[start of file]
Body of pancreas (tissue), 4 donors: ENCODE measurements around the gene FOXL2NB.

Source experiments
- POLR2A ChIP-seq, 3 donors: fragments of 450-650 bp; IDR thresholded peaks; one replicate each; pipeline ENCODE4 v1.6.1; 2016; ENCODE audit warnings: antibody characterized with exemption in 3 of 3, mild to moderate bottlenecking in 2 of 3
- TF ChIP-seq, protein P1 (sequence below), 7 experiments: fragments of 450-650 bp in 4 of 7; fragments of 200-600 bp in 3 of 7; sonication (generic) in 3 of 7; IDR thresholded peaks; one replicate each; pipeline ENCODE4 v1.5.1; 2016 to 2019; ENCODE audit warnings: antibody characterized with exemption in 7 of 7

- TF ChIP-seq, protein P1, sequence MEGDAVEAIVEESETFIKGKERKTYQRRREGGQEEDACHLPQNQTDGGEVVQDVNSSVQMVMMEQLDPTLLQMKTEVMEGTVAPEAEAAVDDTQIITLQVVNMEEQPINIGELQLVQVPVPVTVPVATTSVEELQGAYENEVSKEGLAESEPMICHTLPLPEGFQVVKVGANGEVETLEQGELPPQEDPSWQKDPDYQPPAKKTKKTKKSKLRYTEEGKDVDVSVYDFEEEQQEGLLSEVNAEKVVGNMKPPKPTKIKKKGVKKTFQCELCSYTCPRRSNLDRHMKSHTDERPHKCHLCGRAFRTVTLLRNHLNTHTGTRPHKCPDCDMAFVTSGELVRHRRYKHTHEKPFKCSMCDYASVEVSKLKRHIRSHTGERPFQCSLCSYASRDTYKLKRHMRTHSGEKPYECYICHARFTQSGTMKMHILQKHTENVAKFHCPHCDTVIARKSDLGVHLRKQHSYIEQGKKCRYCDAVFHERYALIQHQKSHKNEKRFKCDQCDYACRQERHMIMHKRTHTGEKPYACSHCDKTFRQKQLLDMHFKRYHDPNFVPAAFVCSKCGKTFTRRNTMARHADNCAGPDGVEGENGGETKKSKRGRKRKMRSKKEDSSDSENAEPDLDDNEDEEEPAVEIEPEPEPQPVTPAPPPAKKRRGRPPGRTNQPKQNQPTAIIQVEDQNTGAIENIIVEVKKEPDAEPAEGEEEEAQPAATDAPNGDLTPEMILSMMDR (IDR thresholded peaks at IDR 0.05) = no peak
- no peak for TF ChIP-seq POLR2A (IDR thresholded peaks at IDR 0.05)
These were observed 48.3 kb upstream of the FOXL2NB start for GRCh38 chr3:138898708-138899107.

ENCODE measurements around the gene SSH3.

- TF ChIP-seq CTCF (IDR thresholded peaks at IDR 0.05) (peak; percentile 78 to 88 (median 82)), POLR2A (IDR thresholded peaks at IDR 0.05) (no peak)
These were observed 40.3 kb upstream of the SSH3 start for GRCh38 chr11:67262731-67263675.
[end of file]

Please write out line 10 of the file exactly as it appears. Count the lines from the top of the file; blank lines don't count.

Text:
These were observed 40.3 kb upstream of the SSH3 start for GRCh38 chr11:67262731-67263675.